Dr. Martin Luther King with his wife Correta Scott. (© Hulton-Deutsch Collection/CORBIS/Corbis via Getty Images)(NEW YORK) — As the nation celebrates Rev. Dr. Martin Luther King Jr. on Monday, what would have been his 90th birthday, it is also a time to remember the women who helped King propel the civil rights movement forward.“There would be no King holiday, no civil rights movement, no opportunity to be reflective of how far we’ve come if it wasn’t for scores of women,” said Marcia Chatelain, associate professor of history and African American studies at Georgetown University.“For every name we know, there are scores of names we don’t know because of sexism,” she said. “It’s incredible, the fact that women still continue to participate and make sure that more room is created so that future generations don’t have to confront the biases that women in the past faced.”There were women who boycotted, women who organized carpools and held bake sales and women who strategized with King, all of whom helped chart the course of history.Here are five women to know more about as the nation marks Martin Luther King Jr. Day:Coretta Scott King“I believe Martin was chosen, I believe I was chosen, and I say to the kids, this family was chosen as well,” Coretta Scott King said in her posthumous memoir, My Life, My Love, My Legacy.Scott King, a mother of four, remained by her husband’s side throughout his almost 13 years as the leader of the modern American Civil Rights Movement and up until his assassination in 1968.She would ultimately go on to preserve her husband’s memory through the Martin Luther King Center for Nonviolent Social Change in Atlanta, Georgia, as well as lobby for 15 years to help establish Dr. Martin Luther King Jr. Day as a federal holiday.Journalist Barbara Reynolds, who traveled with Scott King and wrote her posthumous memoir, said people have to look no further than the Montgomery bus boycott to see Scott King’s influence.Just before the boycott, in 1956, the Kings’ Montgomery house was bombed while Scott King was home alone with their infant daughter. They both survived and Scott King refused to leave Montgomery, even after her father and father-in-law pleaded with her to do so.“She told them that she was married to Martin but she was also married to the movement,” Reynolds recalled. “Dr. King later said that if she had left, he would have left and if he would have left, people say there may have never been a Montgomery bus boycott.”“We have to talk about the courage of the women in this movement,” Reynolds said.Dorothy CottonDorothy Cotton was invited by King to work at the Southern Christian Leadership Conference, the center of the civil rights movement.Cotton served as the conference’s national director of education for 12 years, helping to train countless activists in non-violent action. She was the only female member of the executive staff and a close confidant of King, according to the Cotton Institute.Cotton is credited with typing King’s “I Have a Dream” speech in a hotel room in Washington. She was also in Memphis, at the same hotel as King, before his assassination in 1968, according to The New York Times.Jo Ann RobinsonJo Ann Robinson was a college professor who is remembered as the real architect of the Montgomery bus boycott, according to Reynolds.King even praised Robinson in his memoir.“Apparently indefatigable, she, perhaps more than any other person, was active on every level of the protest,” he wrote, according to the King Institute at Stanford University.Robinson was the first person in her family to graduate from college and became a teacher in Montgomery, Alabama. There, Robinson was degraded by a bus driver for sitting in the bus’ “whites only” section, according to the National Museum of African American History and Culture.When Robinson later became president of the Women’s Political Council in Montgomery, she made it a priority to desegregate the city’s buses. She became a key player behind the scenes of the Montgomery bus boycott and was arrested and faced acts of violence and intimidation.Robinson was among the boycott’s leaders who eventually had their homes guarded by state police, according to the NMAAHC.Ella BakerElla Baker is credited with organizing and guiding countless leaders through her work at the Southern Christian Leadership Conference and as a founder of the Student Nonviolent Coordinating Committee.She moved from New York City to Atlanta in the late 1950s to help King run the SCLC. Baker then went on to organize student activists with the SNCC after the Greensboro, North Carolina sit-ins where black college students were denied service at a Woolworth’s lunch counter, according to the Ella Baker Center for Human Rights.“She believed in the power of every person to be a leader,” said Chatelain. “Her principles informed the generation of people whom King was able to mobilize.”Baker was nicknamed “Fundi,” a Swahili word meaning a person who teaches a craft to the next generation, according to the Ella Baker Center.Rosa ParksRosa Parks is famous for starting the Montgomery bus boycott by refusing to give up her seat to a white male passenger on a public bus. But historians say there is much more to the woman known as the “mother of the civil rights movement.”“She is hugely important and hugely misunderstood,” said Jeanne Theoharis, distinguished professor of political science at Brooklyn College of CUNY. “Her stand on the Montgomery bus came out of her long resistance.”Parks was a lifelong activist who served as secretary and youth leader of her local branch of the National Association for the Advancement of Colored People, according to the The Rosa and Raymond Parks Institute for Self Development, which she co-founded in the 1980s to help young people.Years before the bus boycott, Parks helped work on behalf of Recy Taylor, a young black mother and sharecropper who was abducted and gang raped in Alabama by six white men.“She investigated sexual violence against black women, was thinking of the ways black women were ignored by justice system and she organized other black women,” Chatelain said of Parks. “Her activism before the bus boycott was strong.”Parks “created a platform that King could carry on,” according to Chatelain.Copyright © 2019, ABC Radio. 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Experience in studentsuccess, retention, and degree attainment programming Experience workingdirectly with students and faculty on initiatives designed toimprove the educational experience Program creation,management, evaluation, and/or research in highereducation Familiarity with basicstatistics and data analysis, as well as general qualitative andquantitative research methods Support Deans, AssociateDeans, and Chairs in analysis of course scheduling patterns toenact larger curricular goals of equity andefficiency. Ability to learn andoperate systems such as Curriculog and Section. Student Retention Initiatives Research best practicesin student retention and degree completion, emphasizing theequitable and inclusive support of Native American students,student of color, first generation students, and Pell-eligiblestudents. Help design FLC-specificretention programming, implement aspects of this programming bymeeting with faculty and students, and monitor, assess, and reporton progress of this programming. Knowledge of studentsupport and services functions that impact retention in highereducation, A demonstratedcommitment to diversity, equity, inclusion, and student success, aswell as working with broadly diverse communities Preferred Qualifications Advanced degree from anaccredited institution One ormore years of experience in higher education services, support, oradministration Experience in curriculumdesign and assessment Moderate noise(i.e. business office with computers, phone, and printers, lighttraffic). Ability to work in aconfined area. Ability to sit at acomputer terminal for an extended period of time. Compensation Salary is $51,500 per year plusa comprehensive benefits package. Application Process A complete application packet includes: Cover letter addressinginterest and qualifications for position Ability to write clearlyand succinctly, creating email, website, and newslettercommunication for faculty and student audiences Ability to communicatedata analysis in organized and understandable ways, both orally andin writing Experience developingand leading trainings or workshops Ability to understand,reference and adhere to federal and state educational regulations,policies and procedures Major Responsibilities Curriculum and SchedulingInitiatives Support the CurriculumCommittee, Academic Cabinet, and Registrar’s Office with multi-stepprocess of reviewing curriculum proposals and facilitating theirapproval in accordance with FLC policy. Oversee therecord-keeping in Curriculog required by the curriculum approvalprocess. Engage in regular reviewof new course proposals and initiatives, connecting their design tostrategic planning goals. Support and facilitatenew program approval processes, tracking new program creation andreview, securing the efficient launch of new programs. The successful candidate will be required to submitoriginal, official college transcripts, and pass a background check. The College and theCommunity FortLewis College, a public institution located in Durango, Colorado, offers degreeprograms in arts, business, education, health fields, humanities,social and natural sciences, and teacher education. Our inspiringmountain campus is located atop a scenic mesa overlooking historicDurango and situated between the San Juan Mountains and the desertSouthwest. We are committed to accessibleand high-quality baccalaureate education, and ourhallmarks are remarkably close relationships between students andfaculty, the freedom of intellectual exploration, and the challengeof experiential learning. Our 3,300 students come from 48 states,17 countries, with 36% Native American and Alaska Nativebackgrounds, and 11% Hispanic backgrounds. Durango is athriving multicultural community of 18,500 set along the beautifulAnimas River Valley. Averaging 300 sunny days per year, thecommunity is known for its outdoor lifestyle and friendly, festiveatmosphere. Durango is also the cultural and economic hub of theFour Corners region, rich in dining, shopping, and entertainment,and linked with airline service to hubs in Denver, Phoenix, andDallas. * Title IX of the Education Amendments of 1972 and Part 106 ofthe Code of Federal Regulations (CFR) prohibit discrimination onthe basis of sex, including in admission and employment. Inquiriesabout the application of Title IX and CFR 106 to Fort Lewis Collegemay be directed to FLC’s Title IX Coordinator and/or to theAssistant Secretary for Civil Rights of the Department ofEducation. ADAAAccommodations Any person with a disability as defined by the ADA AmendmentsAct of 2008 (ADAAA) may be provided a reasonable accommodation uponrequest to enable the person to complete an employment assessment.To request an accommodation, pleasecontact Kristin Polens byphone 970-247-7459 or email [email protected] atleast five business days before the assessment date to allow usto evaluate your request and prepare for the accommodation.You may be asked to provide additional information, includingmedical documentation, regarding functional limitations and type ofaccommodation needed. Please ensure that you have this informationavailable well in advance of the assessment date. Strong analytical,written and oral communication skills Strong organizationskills and the ability to manage multiple projects andchanging priorities Technology skills andexperience appropriate for the position (Office Suite), with anability to learn additional academic technological tools such asBanner, Curriculog, Webopus, Canvas, and Section The ability to fosterand maintain strong professional relationships and work in a teamsetting Must be capable ofsimultaneously working on multiple, complex projects independentlyand with a team Enter new courses andnew programs into annual Academic Catalog; edit Catalog forconsistency and correctness Assist Provost Officewith performing comprehensive and targeted analyses of efficienciesand inefficiencies within curriculum and scheduling structures;provide recommendations for improvements; present work to and workwith faculty and administration to implementimprovements Assist Provost’s Office,Chairs, and Associate Deans in processes that initiate, collect,review, edit, and finalize each semester’s course schedule inSection software program; assist Provost’s Office in continualmonitoring and revision of schedule to match students’ demands andneeds Help overseeimplementation of course structuring for first-year students,ensuring students receive course “bundles” that match theiracademic interests Work with AssociateDeans to oversee course equivalency approvals for specificpopulations such as study abroad students Hold retention-orientedmeetings with students, working with students to understandbarriers to student persistence in specificsub-populations. Help design andimplement new programming aimed at returning or “stopped out”students Help design andimplement new concurrent coursework pathways aimed at increasingenrollment from regional high schools Help implement newtransfer student initiatives, including grant-funded “EquityTransfer” program designed to increase enrollment of transferstudents from community college partner Support theimplementation and assessment of new initiatives that will provideacademic support services for specific student sub-populations,including concurrent, transfer, and returning students. Support for Academic StandardsInitiatives Supports the Registrar’sOffice, the Academic Standards Committee and designated staff withenforcing academic standards in accordance with FLCpolicy. Helps process semesterand course withdrawal requests as well as Academic Disqualificationand Renewal processes in coordination with the Registrar’s Officeand Academic Standards Committee Provide qualitativeand quantitative analysis of academic policies and helps withrevisions of policies to support student success. Ability to operatesystems such as WebOpus, Banner, and Perceptive. Support for the Office of InstitutionalResearch Works with Office ofInstitutional Research to generate data needed for program,curricular, and retention initiatives. Acts as liaison betweenInstitutional Research and faculty and staff for use of datadashboards and developing data requests as it relates to retentionand curriculum. Other Supports Coordinator ofAssessment and Academic Programs in the collection and analysis ofvarious assessment data to support curriculum and programreview Resume Names and contactinformation for three current, professionalreferences Submit materials as one PDF file viaemail to: [email protected] Position Summary The Curriculum & Retention Programs Coordinator is anintegral member of Academic Affairs, providing support to facultyand staff on academic program planning, implementation, andassessment as it pertains to the improvement of curricular andretention structures. This position emphasizes the design ofefficient, effective, inclusive, and sustainable academic programswith an emphasis on supporting new curriculum initiatives and newretention initiatives. Minimum Qualifications Bachelor’s degree froman accredited institution Knowledge of curriculumstructures in higher education, including the organization of majorrequirements, course pre-requisites, general educationrequirements, minors, concentrations, and certificates. Ability to work withAcademic Departments on curriculum planning andimplementation Include detailsregarding how your personal and professional experiences allow youto encourage a learning environment grounded in equity andinclusion. “How do you envision contributing to Fort LewisCollege’s commitment to equity and inclusion?” Support developingcurricular and retention initiatives from the Provost’sOffice, providing assistance for curricular strategies originatingfrom the Provost’s Office. Utilizes assessment andsurvey data to aid the Provost’s Office in initiatives supportingadvising, retention, and diversity, equity andinclusion. Demonstrates acommitment to diversity, equity, inclusion, and student success, aswell as working with broadly diverse communities Maintains knowledge andawareness of digital accessibility including the American withDisabilities Act and Section 508. Produces and remediatesdigitally accessible materials in accordance with FLCstandards. Application materials receivedby April25, 2021, will receivefull consideration. Position will remain open untilfilled. including advising,success coaching, summer bridge programs, academic alerts, academicpolicies, success interventions, and graduationmapping Interest in andcommitment to assessing curriculum and program innovations andtheir impact on retention and graduation rates for underserved,transfer, and returning students and first-generation students,Native American students, and students of color Ability to work withconfidential student information in a discreet manner Equal Opportunity Fort Lewis College does not discriminate on the basis of race,age, color, religion, national origin, sex*, disability, sexualorientation, gender identity, gender expression, family or domesticstatus, political beliefs, veteran status, pregnancy, or geneticinformation. Accordingly, equal opportunity for employment shall beextended to all persons. The College shall promote equalopportunity, equal treatment, and affirmative action efforts toincrease the diversity of students, faculty, and staff. The Collegeis dedicated to building a culturally diverse and pluralisticfaculty and staff committed to teaching and working in amulticultural environment. To file a report, get resources, read policies, or make anappointment, See www.fortlewis.edu/CARE. Questions about Title IX sex discrimination? Office of the Title 9 Coordinator Molly Wieser 230 Skyhawk Station 1000 Rim Drive Durango, Colorado 81301 (970) 247-7241 [email protected] Other discrimination questions? Office of the Equal Opportunity Coordinator David Pirrone 192 Education Business Hall 1000 Rim Drive Durango, Colorado 81301 (970) 247-7182 [email protected] Information about Fort Lewis College’s alcohol and drug policy,sexual assault policy, campus security policies, campus crimestatistics, fire safety procedures and fire statistics, andcampus/community resources can be found in the AnnualSecurity and Fire Safety Report. Hard copies areavailable upon request. Perform other duties asassigned Work Conditions The work environment characteristics described here arerepresentative of those that an employee can expect while performing the essential functions of this job. Reasonableaccommodations may be made to enable individuals with disabilitiesto perform the essential functions.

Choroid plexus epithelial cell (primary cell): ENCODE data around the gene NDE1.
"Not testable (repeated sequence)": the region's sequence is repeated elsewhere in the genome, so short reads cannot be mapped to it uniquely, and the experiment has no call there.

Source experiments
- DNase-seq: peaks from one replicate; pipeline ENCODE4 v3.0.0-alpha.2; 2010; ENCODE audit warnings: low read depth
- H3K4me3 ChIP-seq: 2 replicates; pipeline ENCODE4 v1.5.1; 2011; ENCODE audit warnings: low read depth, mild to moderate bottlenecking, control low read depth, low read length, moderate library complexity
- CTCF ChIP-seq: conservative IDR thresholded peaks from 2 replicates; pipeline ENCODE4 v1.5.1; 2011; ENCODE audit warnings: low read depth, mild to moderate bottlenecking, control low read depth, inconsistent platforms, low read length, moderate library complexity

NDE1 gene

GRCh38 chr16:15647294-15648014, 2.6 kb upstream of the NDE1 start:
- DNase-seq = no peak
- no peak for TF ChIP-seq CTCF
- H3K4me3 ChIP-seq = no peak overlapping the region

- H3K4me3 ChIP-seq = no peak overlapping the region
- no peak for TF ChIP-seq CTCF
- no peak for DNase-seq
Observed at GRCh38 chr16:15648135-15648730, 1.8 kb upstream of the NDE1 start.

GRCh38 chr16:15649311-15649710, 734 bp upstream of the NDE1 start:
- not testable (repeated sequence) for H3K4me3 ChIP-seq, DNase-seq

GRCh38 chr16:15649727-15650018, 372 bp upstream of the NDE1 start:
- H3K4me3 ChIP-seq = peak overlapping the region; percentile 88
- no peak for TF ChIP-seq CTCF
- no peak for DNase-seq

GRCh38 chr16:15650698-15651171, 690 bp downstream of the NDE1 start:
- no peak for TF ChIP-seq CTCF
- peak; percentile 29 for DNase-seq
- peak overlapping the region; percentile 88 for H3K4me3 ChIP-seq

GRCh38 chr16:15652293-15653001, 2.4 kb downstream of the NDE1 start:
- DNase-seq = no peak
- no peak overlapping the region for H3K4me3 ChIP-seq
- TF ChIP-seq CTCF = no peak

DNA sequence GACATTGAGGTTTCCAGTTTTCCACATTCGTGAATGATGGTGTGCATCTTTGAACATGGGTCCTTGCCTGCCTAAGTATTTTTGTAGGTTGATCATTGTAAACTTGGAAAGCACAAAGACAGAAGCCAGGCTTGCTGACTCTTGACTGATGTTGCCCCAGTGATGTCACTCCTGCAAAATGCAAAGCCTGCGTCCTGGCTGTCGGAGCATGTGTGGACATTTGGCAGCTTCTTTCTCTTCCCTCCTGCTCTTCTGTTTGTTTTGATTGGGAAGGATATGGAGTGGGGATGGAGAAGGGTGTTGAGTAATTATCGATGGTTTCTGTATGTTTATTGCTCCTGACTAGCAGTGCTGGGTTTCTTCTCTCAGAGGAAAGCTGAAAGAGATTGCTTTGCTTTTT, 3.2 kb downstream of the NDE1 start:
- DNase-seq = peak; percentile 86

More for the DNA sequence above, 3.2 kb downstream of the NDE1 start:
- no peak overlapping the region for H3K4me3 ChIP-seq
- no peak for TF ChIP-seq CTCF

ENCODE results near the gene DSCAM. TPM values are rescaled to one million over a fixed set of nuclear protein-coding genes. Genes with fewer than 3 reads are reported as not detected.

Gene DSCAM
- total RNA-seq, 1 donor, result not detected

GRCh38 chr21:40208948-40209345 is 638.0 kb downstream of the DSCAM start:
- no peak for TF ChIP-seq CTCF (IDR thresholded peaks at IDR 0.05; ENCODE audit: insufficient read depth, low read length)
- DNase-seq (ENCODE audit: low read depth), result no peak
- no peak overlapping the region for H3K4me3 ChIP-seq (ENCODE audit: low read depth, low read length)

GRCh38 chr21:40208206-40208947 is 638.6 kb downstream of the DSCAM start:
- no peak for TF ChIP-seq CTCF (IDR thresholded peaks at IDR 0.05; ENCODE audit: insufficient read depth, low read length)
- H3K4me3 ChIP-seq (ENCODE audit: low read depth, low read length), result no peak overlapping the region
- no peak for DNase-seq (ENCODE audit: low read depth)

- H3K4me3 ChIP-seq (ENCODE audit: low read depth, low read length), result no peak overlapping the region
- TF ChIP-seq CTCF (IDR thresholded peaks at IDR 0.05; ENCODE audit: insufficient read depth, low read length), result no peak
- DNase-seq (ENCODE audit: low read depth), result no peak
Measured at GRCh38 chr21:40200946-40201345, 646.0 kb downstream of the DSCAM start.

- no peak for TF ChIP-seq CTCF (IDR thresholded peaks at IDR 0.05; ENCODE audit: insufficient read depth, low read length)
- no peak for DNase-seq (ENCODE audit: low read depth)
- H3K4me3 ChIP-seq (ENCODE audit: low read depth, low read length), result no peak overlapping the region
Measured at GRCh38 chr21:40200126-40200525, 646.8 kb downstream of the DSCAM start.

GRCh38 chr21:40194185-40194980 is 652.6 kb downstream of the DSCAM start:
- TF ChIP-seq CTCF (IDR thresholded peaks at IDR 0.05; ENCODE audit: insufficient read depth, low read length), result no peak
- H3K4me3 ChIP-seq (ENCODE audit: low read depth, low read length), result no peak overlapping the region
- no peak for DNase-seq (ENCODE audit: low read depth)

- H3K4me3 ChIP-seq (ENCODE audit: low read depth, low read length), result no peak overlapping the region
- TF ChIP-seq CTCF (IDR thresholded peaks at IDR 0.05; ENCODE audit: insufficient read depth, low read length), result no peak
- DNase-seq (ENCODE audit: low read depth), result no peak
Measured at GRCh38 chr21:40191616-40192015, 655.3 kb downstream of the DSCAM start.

A specialist list hosted at the Rolls Building to deal with financial market cases has taken a further step towards full operation with the publication of practice directions at a formal unveiling last night. Speaking before representatives from the legal and financial professions, lord chancellor Michael Gove praised the financial list, which launched on 1 October, as one of the most ‘exciting innovations in the field of British justice’. The list was a key part in ensuring the modernisation of the legal system, he said.Bank of England deputy governor Sir Jon Cunliffe said the central bank ‘wholeheartedly supports’ the initiative for financial stability and competitive reasons.‘This isn’t just something that matters for the UK and UK financial stability. It is something that matters [for] international financial stability as well,’ he said.Lord chief justice Lord Thomas of Cwmgiedd said that the list would be kept under review, but added: ‘I do hope this initial experiment will work and we will try and improve it wherever possible.’The financial list will initially run as a two-year pilot until the end of September 2017. Cases will be heard by 12 judges from the Commercial Court and Chancery Division.Alasdair Douglas, chair of the City of London Law Society, said: ‘The facility to bring market test cases, where authoritative legal guidance is needed, will be an important feature of the financial list initiative. ‘Litigants expect judges to be familiar with the subject matter of a case, and the financial list will offer the assurance that these significant cases will be heard by a high-calibre judge who, for example, has an understanding of the global financial markets.‘The financial list will improve, and be seen to improve, the service provided by the English courts to international litigants.’The first case, between foreign parties and concerning derivatives transactions, was transferred onto the financial list last week and is in the course of being tried by Mr Justice Blair.
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We will try not to show you such ads again. $3.99 By Steve Gunn and Andrew JohnsonLocalSportsJournal.comGRAND RAPIDS – There are different ways to look at the Muskegon girls basketball team’s exciting and heartbreaking loss to Southfield Arts and Technology on Friday at Calvin College in Grand Rapids.On one hand, the Big Reds stunned and impressed the crowd by fighting all the way back from a 16-point halftime deficit and pulling with two points with less than a minute left in the game.On the other hand, the Big Reds missed a lot of shots – including 17 of 18 in an icy-cold first quarter. If just a few of those shots had fallen…And what if Muskegon star Alyza Winston had drawn a foul, instead of being called for traveling, as she went in for the tying layup with 16 seconds…Alyza Winston drives to the hoop for Muskegon. Photo/Jason GoormanBut the what ifs will never be answered, and the Big Reds were left with a 54-50 loss in the Division 1 state semifinals.Muskegon finished its outstanding season with a 21-5 record, and won the O-K Black Conference championship and district and regional titles along the way. The run to the semifinals was the farthest the Big Red girls have ever advanced in the state tournament.Southfield A&T advances to Saturday’s state title game against Saginaw Heritage, which beat Wayne Memorial in the other Division 1 semifinal.“It was very memorable,” said Winston about the team’s tournament run, which included six wins before Friday’s loss. “We worked really hard to get here. I was hoping to get further but it’ll always mean a lot to me with the coaching staff, players, and I’ll never forget any of it.”The game appeared all but over after a terrible first half for Muskegon.Both teams had trouble getting on track in the first half, and nobody scored until 2:43 had passed in the game, when Southfield’s Alexis Johnson hit a jumper for a 2-0 lead.Nia Miskel drives through the lane against the Southfield pressure. Photo/Jason GoormanThe rest of the half belonged to Southfield, which led 13-2 after one quarter and 29-13 at halftime. Johnson led the Warriors with 10 points in the first two quarters.Muskegon, meanwhile, misfired badly in the first half, hitting only 1 of 18 shots in the first quarter and 4 of 12 in the second. The Big Reds were also crippled by eight turnovers in the first half.The Big Reds’ shooting improved as the game went on. They made 12 of 30 shots from the floor in the second half, but finished at only 28 percent, due to the icy cold first half.Muskegon didn’t get going from 3-point land until late in the game. The Big Reds were 1-for-5 in 3-point tries through the first three quarters, and ended up making only 3 of 20 attempts in the game.“It was just one of those where the lid was on the basket,” said Muskegon Coach Rodney Walker. “We couldn’t buy one. We started really, really slow, and I thought we had some good shots, but the ball just rolled in and out.“If a couple of those go in, I think it probably would’ve been a different game, because our confidence would’ve been a little bit better. Not making shots in the first quarter really just kind of set us back.”Brianna Alexander squares to for a Muskegon shot. Photo/Jason GoormanBut like they have all season, the Big Reds fought back, with Winston leading the way.They opened the second half with a 10-2 run, sparked by a jumper from Kailyn Nash, a layup by DaShonna Day, and six quick points from Winston, to narrow their deficit to 31-23 with 2 1/2 minutes gone in the third quarter.“I just let them know we’ve been here before,” said Walker about his halftime message to his team. “Don’t pay attention to the score. It’s 0-0 right now. Just try to do what we do defensively and get some steals and create some turnovers to create momentum.”Southfield rebuilt its lead to 44-31 after three, and it once again looked like Muskegon would fall far short.Then the Big Reds roared back again, opening the fourth quarter with an 11-2 run over the first four minutes to pull within four points, 46-42. Winston led the uprising with five points, Day added four and Brianna Alexander sank a pair of free throws.Muskegon trailed 52-44 with under three minutes left when it made its final move to complete the comeback.Jakayla Anderson hit a huge 3-pointer with 2:28 left, making the score 52-47.De’shonna Day cuts through the lane and finds the hoop for Muskegon. Photo/Jason GoormanSouthfield still led 52-47 with 1:50 left, and with no shot clock in play, held the ball for 39 seconds before being fouled and going to the line for a 1-and-1.But the Warriors were called for a lane violation on the first free throw with 1:11 remaining, giving the Big Reds the ball and another opportunity.Day nailed a triple with 51 seconds left, making the score 52-50, then Southfield turned the ball over in its next possession when a player stepped out of bounds.Muskegon went for the game-tying shot, and Winston drove the lane for a layup, but was called for travelling with 16 seconds remaining. Television monitors on the sideline noted contact with a defender, and it appears she might have been fouled on the play, but the travel call stood and Southfield got the ball back.“Of course, I’m going to think differently,” Walker said about the call. “I thought she got bumped and he called a travel. Either way it goes, one call doesn’t decide a game and I don’t want to get into that. At end of the day it was one of those calls I wish would’ve went our way.”The Big Reds were forced to foul after that, and Southfield’s Soeil Barnes hit two free throws with six seconds left to seal the victory.Winston finished with a game-high 25 points, including 18 in the second half. Day was the only other Big Red in double figures with 13 points. Nia Miskel led Muskegon with 10 rebounds while Day snagged seven,Johnson paced Southfield with 18 points, while Cheyenne McEvans and Barnes each scored 12. A Warrior’s Heart Shares Add Comments (Max 320 characters)